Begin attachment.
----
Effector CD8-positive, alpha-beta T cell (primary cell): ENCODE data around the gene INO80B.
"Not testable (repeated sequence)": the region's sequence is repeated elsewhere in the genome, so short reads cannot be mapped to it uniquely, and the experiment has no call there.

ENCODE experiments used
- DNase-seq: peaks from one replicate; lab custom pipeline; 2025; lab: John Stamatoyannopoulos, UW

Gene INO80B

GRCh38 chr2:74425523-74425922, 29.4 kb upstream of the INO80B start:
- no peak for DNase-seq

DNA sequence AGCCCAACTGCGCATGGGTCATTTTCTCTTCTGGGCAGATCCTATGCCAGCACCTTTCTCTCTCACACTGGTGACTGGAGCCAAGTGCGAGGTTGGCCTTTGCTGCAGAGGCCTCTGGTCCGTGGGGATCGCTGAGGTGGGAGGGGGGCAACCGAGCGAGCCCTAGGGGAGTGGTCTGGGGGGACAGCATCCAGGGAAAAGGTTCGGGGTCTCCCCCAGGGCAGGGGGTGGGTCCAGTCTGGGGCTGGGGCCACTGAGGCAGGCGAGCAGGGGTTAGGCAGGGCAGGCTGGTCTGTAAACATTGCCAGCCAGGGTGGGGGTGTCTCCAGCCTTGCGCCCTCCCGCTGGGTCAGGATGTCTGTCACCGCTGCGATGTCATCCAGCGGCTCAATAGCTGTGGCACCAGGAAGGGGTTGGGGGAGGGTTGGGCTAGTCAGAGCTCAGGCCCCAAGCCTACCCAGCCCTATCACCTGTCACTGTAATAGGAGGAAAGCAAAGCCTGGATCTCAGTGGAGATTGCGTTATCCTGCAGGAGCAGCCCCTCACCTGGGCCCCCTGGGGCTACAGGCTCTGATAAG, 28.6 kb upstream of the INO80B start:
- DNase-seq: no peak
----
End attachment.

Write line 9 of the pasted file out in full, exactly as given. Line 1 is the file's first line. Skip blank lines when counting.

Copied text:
- DNase-seq: no peak